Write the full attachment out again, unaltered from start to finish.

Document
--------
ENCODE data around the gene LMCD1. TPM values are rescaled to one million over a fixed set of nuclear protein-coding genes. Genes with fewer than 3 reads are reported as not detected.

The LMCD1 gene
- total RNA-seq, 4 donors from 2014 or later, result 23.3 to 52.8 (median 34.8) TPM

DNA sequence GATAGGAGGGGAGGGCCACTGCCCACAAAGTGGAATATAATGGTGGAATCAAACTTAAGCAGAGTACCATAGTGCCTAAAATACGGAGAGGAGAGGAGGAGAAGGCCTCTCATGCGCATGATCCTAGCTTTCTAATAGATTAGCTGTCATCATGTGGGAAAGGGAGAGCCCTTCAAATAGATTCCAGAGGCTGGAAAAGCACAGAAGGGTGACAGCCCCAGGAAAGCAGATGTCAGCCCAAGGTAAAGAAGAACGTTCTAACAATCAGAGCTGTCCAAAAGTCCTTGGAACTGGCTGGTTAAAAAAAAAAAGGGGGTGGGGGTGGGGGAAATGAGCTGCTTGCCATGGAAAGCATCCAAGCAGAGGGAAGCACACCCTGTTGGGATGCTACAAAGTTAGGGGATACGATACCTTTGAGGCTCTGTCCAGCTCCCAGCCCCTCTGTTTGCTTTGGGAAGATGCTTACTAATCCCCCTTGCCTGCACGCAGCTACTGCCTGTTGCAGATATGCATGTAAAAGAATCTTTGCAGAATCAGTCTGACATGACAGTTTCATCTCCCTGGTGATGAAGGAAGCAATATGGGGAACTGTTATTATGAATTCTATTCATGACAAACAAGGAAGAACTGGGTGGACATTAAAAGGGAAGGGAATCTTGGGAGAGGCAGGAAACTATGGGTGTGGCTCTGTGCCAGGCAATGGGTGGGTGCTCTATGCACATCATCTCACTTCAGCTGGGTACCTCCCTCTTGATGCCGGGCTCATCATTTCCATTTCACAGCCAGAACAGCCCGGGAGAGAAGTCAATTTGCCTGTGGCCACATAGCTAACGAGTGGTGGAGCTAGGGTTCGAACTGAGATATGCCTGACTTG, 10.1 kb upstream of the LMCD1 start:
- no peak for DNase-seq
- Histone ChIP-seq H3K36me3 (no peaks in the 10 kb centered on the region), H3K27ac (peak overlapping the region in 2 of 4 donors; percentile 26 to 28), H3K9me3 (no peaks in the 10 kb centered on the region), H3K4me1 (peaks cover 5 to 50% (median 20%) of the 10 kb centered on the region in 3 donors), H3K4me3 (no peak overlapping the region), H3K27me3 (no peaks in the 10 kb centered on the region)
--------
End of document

ENCODE data around the gene LMCD1. TPM values are rescaled to one million over a fixed set of nuclear protein-coding genes. Genes with fewer than 3 reads are reported as not detected.

The LMCD1 gene
- total RNA-seq, 4 donors from 2014 or later, result 23.3 to 52.8 (median 34.8) TPM

DNA sequence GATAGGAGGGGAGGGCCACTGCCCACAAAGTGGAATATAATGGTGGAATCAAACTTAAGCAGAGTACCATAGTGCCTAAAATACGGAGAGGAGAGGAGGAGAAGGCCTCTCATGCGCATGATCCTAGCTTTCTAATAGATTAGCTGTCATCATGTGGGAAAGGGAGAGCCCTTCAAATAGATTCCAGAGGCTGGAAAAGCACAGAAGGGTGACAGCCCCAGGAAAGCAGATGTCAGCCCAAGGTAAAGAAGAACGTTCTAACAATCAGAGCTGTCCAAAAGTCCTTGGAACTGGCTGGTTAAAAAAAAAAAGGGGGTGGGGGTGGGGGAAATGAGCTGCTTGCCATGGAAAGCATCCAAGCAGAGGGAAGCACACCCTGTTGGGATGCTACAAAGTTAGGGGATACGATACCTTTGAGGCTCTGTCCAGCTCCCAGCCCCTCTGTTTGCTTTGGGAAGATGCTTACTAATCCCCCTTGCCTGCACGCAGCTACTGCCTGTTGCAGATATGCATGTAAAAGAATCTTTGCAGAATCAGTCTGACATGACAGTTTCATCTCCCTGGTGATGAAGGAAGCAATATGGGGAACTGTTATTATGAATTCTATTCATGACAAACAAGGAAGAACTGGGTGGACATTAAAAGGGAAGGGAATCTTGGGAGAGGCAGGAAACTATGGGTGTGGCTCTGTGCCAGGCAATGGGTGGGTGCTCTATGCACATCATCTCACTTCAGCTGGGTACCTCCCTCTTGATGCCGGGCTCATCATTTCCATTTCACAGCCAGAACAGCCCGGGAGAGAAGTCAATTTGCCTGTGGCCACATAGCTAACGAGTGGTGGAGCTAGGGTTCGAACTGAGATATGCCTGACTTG, 10.1 kb upstream of the LMCD1 start:
- no peak for DNase-seq
- Histone ChIP-seq H3K36me3 (no peaks in the 10 kb centered on the region), H3K27ac (peak overlapping the region in 2 of 4 donors; percentile 26 to 28), H3K9me3 (no peaks in the 10 kb centered on the region), H3K4me1 (peaks cover 5 to 50% (median 20%) of the 10 kb centered on the region in 3 donors), H3K4me3 (no peak overlapping the region), H3K27me3 (no peaks in the 10 kb centered on the region)